Kevin Ryan is a search guy. He’s been doing it for decades — even helped run programming and content for one of the industry’s now-defunct and most iconic events brands, Search Engine Strategies and Search Engine Watch.
But now that he’s running for a seat in the New Jersey Assembly, the digital marketing consultant is not spending any campaign money on search — none at all. Instead, his limited digital media dollars are going mostly to Facebook.
While larger campaigns historically have considered search marketing to be integral to their overall digital campaigns, particularly for fundraising efforts, Ryan — a Republican who has an uphill battle ahead in his run for a seat representing Northern N.J.’s blue 27th district, home to places including West Orange, Florham Park and Short Hills, in a blue state — said the potential performance and cost of search marketing just isn’t worth it in the small, local race he’s running which will come to a head in the general election on November 2, 2021. That’s because performance and cost of search ads is directly tied to how effective those ads are. “It’s just, I’ve never seen a local or regional campaign be able to keep the ads live and run them,” he said.
“I think people are still detached from what they say online and what they say in real life.”
Ryan has a point, said a digital political consultant who declined to be named because he did not have permission from his company to speak on the record. “The only place I was using search in the last cycle was helping people find their polling place,” said the consultant. When it comes to a “low information” electoral race — such as the municipal election Ryan is running in, in which few voters know who’s running or even that there’s a local election coming up — running search ads “is probably the least cost-efficient if your running that kind of race.”
Instead, for Ryan’s campaign and the others he’s helping run on behalf of other local municipal GOP candidates, Facebook is where he has focused his paid ad testing and video marketing efforts. “The more you work on this stuff, the more you realize that your time is better spent on places where people are getting involved, and people are spending their time on Facebook,” he told Digiday.
But Facebook might not have much impact on getting votes, said the political consultant. While using Facebook ads could be beneficial for a first-time electoral candidate like Ryan for generating name recognition, said the consultant, it likely won’t have much impact when it comes to persuading voters. “If his goal is ‘people need to recognize my name and face and one bullet point about me,’ maybe,” said the consultant. “He’s trying to maximize what he’s doing with those dollars, but it’s hard to see that that alone would make a measurable impact on your vote totals.”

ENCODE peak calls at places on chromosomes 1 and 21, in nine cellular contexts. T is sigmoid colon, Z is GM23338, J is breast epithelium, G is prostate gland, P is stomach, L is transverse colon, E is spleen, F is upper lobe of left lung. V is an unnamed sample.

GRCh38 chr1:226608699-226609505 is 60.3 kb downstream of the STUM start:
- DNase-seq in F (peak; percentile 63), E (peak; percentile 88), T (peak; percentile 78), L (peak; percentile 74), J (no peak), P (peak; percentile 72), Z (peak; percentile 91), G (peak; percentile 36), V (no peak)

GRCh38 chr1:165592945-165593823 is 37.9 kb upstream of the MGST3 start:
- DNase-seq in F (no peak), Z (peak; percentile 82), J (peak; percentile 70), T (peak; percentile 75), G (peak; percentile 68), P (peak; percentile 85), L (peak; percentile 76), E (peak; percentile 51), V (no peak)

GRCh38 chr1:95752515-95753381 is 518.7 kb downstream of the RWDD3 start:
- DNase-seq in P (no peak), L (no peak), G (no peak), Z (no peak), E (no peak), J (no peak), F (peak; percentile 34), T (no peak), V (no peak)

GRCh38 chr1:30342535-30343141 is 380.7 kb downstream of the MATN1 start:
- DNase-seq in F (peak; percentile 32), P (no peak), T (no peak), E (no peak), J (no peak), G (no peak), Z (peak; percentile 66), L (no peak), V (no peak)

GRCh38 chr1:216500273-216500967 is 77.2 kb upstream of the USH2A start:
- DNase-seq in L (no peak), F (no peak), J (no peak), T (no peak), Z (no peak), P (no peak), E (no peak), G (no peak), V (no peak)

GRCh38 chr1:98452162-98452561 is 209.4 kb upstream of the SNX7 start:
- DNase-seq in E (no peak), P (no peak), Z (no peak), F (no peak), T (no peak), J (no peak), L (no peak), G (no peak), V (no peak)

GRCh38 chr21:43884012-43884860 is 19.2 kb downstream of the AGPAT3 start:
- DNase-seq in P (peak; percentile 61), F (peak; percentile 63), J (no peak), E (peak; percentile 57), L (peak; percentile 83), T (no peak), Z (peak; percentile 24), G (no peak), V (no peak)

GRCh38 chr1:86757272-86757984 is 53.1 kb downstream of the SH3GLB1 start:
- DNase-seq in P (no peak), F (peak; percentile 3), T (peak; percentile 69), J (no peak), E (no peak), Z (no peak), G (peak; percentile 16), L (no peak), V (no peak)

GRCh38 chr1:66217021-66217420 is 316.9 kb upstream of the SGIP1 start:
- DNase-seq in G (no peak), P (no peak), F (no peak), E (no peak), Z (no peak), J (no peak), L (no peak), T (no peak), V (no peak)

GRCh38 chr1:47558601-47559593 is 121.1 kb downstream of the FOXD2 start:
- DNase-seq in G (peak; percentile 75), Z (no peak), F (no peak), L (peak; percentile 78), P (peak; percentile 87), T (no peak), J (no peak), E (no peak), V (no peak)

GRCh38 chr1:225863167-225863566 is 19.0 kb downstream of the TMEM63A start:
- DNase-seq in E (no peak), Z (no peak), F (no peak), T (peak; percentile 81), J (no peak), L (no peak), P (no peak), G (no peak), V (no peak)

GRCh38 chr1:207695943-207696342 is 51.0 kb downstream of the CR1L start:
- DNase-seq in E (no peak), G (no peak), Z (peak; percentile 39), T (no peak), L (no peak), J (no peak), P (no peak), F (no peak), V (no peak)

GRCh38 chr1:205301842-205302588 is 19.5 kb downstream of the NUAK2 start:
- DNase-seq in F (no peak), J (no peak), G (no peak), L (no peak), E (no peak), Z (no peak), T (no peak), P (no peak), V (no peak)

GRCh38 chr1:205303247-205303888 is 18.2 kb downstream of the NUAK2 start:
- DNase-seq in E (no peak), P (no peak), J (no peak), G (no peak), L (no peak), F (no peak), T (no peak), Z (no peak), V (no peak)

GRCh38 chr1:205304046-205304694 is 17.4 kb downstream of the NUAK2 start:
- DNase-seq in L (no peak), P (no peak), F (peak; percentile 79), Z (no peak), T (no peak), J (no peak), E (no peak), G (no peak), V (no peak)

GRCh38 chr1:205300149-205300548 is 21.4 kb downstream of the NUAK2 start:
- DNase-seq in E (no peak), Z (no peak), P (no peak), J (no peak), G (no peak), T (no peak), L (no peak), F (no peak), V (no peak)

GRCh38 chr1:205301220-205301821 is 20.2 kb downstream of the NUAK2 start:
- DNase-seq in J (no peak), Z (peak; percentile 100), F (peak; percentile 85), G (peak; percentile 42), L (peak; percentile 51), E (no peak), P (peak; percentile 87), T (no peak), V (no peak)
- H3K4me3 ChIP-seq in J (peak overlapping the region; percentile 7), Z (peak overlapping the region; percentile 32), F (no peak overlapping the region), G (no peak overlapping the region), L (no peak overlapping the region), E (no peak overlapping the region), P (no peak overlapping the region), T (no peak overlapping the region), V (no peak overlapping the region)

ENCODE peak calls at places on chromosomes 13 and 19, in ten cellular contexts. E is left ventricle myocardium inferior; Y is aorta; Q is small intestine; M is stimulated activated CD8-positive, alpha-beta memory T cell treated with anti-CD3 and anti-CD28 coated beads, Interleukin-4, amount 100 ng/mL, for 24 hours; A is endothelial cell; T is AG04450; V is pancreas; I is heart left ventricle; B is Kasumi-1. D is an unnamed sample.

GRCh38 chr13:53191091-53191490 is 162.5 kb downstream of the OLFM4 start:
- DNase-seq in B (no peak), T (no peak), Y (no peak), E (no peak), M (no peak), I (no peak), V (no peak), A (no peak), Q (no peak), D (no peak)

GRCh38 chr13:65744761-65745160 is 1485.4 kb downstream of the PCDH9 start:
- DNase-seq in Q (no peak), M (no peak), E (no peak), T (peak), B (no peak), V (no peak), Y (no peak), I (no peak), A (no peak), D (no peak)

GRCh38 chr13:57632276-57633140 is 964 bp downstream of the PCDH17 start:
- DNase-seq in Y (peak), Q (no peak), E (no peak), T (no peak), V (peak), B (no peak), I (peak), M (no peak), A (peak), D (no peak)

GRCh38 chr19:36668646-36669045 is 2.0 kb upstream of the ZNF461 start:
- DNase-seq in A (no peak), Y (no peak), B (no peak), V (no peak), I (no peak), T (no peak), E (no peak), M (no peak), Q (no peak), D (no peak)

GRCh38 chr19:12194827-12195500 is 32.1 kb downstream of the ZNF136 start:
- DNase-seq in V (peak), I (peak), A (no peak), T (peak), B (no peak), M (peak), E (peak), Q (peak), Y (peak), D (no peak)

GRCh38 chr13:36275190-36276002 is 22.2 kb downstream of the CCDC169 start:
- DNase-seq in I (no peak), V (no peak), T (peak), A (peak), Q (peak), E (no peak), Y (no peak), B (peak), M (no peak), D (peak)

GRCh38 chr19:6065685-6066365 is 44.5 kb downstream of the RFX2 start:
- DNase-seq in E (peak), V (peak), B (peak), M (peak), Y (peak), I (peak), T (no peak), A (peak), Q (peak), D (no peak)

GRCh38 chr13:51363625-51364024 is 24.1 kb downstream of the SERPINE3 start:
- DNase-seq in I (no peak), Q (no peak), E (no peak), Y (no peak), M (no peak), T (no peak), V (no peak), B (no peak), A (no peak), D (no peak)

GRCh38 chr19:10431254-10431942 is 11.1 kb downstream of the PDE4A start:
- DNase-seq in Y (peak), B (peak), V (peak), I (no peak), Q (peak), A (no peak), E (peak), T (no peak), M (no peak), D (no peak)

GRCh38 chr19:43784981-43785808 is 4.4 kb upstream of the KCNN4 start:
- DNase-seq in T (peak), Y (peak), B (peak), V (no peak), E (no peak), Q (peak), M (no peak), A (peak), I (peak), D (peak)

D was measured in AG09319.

Even Ryan said he has experienced challenges with Facebook ads for his campaign. Once candidate campaigns cross what he called the “moving target” of Facebook’s post-Cambridge Analytica political advertiser verification process, setting up ads to reach people in a narrow slice of the state is no easy task, even for the digital marketing expert, who founded his strategic marketing consultancy Motivity Marketing in 2007.
“If somebody’s hosting me to give a talk in Livingston, N.J., and we’re doing it at Nero’s Grille, we just want to put that ‘flyer’ to people in Livingston,” he said, referring to a paid Facebook messaging. His answer? Ryan has been testing how targeting ads around a few-mile radius of a coffee shop in Madison, N.J., which is part of the 27th district, performs.
Ryan, 48, declined to say how much he plans to spend on advertising for his campaign. For now, he said he’s running tiny Facebook ad trials using test budgets to see what sort of targeting is accurate and what performs well. In addition to geo-targeting, he’s delivering ads to people in business owner groups such as local chambers of commerce. He’s also started a Facebook video series called “Dad’s Taxi,” which features the candidate driving his kids around while commenting on issues such as mask mandates.
But the bulk of Ryan’s time and attention isn’t going to digital at all, really. Even during a pandemic, for the libertarian-leaning Republican, talking to potential constituents in person where they live, work and play is the name of the game.
“One of the things that you have to do is not 100% rely on digital. You have to actually talk to people,” said Ryan. Turns out, he claims to hear different things from people when they communicate in person at, say, a farmer’s market or restaurant meet-and-greet than what they say inside the social media universe.
“I think people are still detached from what they say online and what they say in real life,” he said, noting that the top-five things people say they are concerned about online “will be a completely different five things when you talk to them in person. There’s no context.”